While outcomes with hepatitis C are uncertain, there’s no doubt about transmission. Direct blood exposure is the most efficient mode.
Fortunately, the advent of highly sensitive blood-screening tests in 1992 has pretty much eliminated the risk involved in blood transfusion. Health care workers still face some risk, but actual transmission of HCV is small. About 1 percent of health care workers exposed on the job become infected.
“HCV is the single most important occupational risk at San Francisco General Hospital,” says Rita Fahrner, coordinator of the occupational infectious disease program for the San Francisco Department of Public Health. “It’s an underappreciated risk.” Some 40 percent of the patients seen at the hospital are infected with hepatitis C, according to Fahrner. But out of 1,000 exposures over a decade, she explains, there’s only been one case where a health care worker became infected with the virus. The virus is seldom transmitted through casual human contact, in fact, and most studies show no hepatitis C in body fluids other than blood. Moreover, investigations of sexual transmission have conflicting findings. Most studies of longtime spouses of HCV-positive individuals in the United States show on average that only about 1 percent are infected.
For this reason, neither the American Liver Foundation nor the Centers for Disease Control and Prevention encourages people with HCV or their mates to change sexual habits or to use condoms in long-term monogamous relationships. Studies indicate that a partner who hasn’t acquired the virus by the time the infection is diagnosed probably won’t get it, says former ALF president Alan P. Brownstein. “But nobody can say it’s absolutely not going to happen. And because the risk is not clear cut, people who are infected should discuss whether to take precautions with their partners.” Taking precautions may be particularly important for anyone whose immune system is depressed. Viral levels of hepatitis C generally rise in response to immunosuppressive drugs (a particular problem for transplant patients), for example, or in response to steroids. Some experts theorize that such increases make it more contagious by upping the likelihood that it will turn up in semen or saliva.
As with HIV, the mode of transmission may carry a stigma. A transfusion is okay, but there’s a shame factor with drug use. Doctors may thus find it difficult to get straight answers from patients who have used drugs in the past, especially if the physician’s tone suggests even a hint of judgment or criticism. “You don’t know what the patient doesn’t tell you,” says Dr. Bruce Bacon, chief of gastroenterology and hepatology at Saint Louis University School of Medicine. He advises health care workers to take a complete patient history and to be open and accepting about past activities.
Many patients suffer psychological anguish over what seemed — 30 years ago — to be a harmless good time. After discovering through blood tests for another illness that she has hepatitis C, Suzette Rooney,* a 65-year-old antiques dealer, is struggling with her emotional response to how she became infected. She used IV drugs in the early ’70s and now believes that was the source of her illness.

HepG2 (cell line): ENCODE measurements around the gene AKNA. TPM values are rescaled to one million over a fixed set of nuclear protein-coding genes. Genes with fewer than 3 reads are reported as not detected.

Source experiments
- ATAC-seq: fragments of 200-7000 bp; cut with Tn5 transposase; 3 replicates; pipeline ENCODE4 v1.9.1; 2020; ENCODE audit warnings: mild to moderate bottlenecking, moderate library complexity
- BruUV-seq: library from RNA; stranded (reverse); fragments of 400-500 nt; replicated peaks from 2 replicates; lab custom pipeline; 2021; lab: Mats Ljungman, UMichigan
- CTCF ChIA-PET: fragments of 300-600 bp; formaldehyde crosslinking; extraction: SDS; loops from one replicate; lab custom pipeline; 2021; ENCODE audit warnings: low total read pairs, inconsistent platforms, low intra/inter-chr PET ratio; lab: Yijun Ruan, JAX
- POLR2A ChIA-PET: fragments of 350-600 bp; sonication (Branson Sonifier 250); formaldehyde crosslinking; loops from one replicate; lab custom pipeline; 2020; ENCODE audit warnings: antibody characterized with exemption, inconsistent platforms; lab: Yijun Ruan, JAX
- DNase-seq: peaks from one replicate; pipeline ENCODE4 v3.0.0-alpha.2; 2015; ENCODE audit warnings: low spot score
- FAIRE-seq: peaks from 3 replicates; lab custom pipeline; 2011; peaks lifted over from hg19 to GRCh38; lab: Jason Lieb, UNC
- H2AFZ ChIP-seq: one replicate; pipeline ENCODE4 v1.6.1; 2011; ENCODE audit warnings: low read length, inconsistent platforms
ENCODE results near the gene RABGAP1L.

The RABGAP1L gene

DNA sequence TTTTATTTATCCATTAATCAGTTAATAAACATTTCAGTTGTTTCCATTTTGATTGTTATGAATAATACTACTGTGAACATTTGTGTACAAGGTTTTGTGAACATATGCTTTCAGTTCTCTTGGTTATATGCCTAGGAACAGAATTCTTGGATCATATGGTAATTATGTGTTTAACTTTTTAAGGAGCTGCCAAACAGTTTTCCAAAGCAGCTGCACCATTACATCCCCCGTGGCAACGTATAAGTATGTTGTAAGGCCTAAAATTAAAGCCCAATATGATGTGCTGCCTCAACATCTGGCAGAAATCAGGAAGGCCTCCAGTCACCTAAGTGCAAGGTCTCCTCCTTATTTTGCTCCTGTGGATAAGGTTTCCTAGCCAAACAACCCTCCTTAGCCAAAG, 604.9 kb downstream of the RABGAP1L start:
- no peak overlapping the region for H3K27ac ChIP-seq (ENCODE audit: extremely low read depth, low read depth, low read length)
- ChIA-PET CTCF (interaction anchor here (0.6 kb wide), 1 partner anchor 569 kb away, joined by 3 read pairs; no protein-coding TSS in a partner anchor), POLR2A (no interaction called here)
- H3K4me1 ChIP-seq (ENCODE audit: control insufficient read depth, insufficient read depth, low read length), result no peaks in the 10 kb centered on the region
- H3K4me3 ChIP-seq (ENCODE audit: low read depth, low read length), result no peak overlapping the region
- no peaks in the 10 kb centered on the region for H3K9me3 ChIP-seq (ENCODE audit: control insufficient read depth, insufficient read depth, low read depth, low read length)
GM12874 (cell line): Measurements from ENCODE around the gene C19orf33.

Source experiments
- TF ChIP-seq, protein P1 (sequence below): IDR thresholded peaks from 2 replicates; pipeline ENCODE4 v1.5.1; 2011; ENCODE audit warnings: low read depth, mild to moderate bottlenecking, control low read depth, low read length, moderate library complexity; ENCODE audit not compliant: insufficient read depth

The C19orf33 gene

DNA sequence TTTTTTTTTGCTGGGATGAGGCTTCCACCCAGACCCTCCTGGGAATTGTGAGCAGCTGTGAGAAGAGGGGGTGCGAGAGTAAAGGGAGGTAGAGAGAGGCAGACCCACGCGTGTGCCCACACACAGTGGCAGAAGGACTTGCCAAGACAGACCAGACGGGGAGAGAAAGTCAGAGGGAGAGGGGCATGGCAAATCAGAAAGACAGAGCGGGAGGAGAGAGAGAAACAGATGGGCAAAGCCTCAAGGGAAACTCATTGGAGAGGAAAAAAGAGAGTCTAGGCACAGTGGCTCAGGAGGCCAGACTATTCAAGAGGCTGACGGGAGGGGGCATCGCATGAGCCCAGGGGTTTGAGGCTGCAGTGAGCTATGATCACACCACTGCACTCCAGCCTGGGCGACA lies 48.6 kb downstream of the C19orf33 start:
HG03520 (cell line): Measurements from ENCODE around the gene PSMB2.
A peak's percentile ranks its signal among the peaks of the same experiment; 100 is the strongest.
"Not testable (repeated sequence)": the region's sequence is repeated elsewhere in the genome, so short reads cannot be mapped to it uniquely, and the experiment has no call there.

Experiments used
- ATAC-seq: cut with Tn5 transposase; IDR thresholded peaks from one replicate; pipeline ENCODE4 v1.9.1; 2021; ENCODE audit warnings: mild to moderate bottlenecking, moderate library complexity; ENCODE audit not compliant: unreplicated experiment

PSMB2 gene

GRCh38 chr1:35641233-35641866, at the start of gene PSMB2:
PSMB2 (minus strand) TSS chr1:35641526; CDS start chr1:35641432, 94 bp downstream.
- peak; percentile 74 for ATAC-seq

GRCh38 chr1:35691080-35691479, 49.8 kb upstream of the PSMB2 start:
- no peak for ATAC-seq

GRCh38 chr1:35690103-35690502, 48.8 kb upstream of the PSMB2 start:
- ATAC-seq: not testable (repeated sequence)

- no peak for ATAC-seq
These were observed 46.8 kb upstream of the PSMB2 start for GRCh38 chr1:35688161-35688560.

“I had hoped that I belonged to the you-don’t-know-where-you-got-it group,” she says. “Only today I realize I may have put myself at risk, that I may not have been honest with myself.”
Making a Diagnosis
Liver inflammation, whether brought on by alcohol abuse or hepatitis C, can cause the proteins known as liver enzymes to leak into the blood. For this reason, elevated liver enzymes that show up in a blood test are a signal of liver damage. So when such proteins show up in a blood chemistry series, or when a screening test detects HCV following an attempt to donate blood, selective amnesia like Rooney’s may add to the shock. One patient tested positive when he went to stockpile his own blood as a safe supply for elective surgery. Others discover they are carriers when they donate semen.
While treatments are limited, clinicians agree that early diagnosis can help patients avoid compounding the problem with alcohol use. Christine Morosky, 42, a nurse who probably acquired HCV on the job, says her infection went undiagnosed for years as she became increasingly exhausted. Some physicians made her feel “it was all in my mind,” she says. Even when a test showed elevated liver enzymes and she asked for a full range of hepatitis tests, her doctor requested only the tests for A and B. The diagnosis of chronic active hepatitis C five years ago was a relief, she says. “It gave my illness a name, and it gave me an opportunity to assess my life and my values,” she says. She’s since tried to eliminate unnecessary stress from her life and to foster acceptance of the disease.
“The biggest problem is not that it kills people,” says Teresa Wright, chief of gastroenterology at the San Francisco Veterans Affairs Medical Center. “It’s the morbidity of this virus. It’s how it harms their lives. The fatigue it causes, the worry about transmitting it. That’s what’s difficult to measure: the impact on people.”
Compounding this torment may be the conflicting or incorrect advice patients get from their doctors. A few years ago Stanford hepatologist Emmet Keeffe saw a patient whose physician had limited knowledge of HCV. “He had told her it was highly infectious and that she was likely to infect her husband and children. She stopped making love to her husband and started to cook all of their meals wearing gloves,” says Keeffe. “Well, the focus of my consult was to say, ‘Take off your gloves, and get back into bed with your husband.'” Or, instead of false information, patients may receive virtually no information. “If they know they have cirrhosis, they know that’s a bad thing,” Bacon says. Sometimes, he adds, they’ve been told the illness is a death sentence.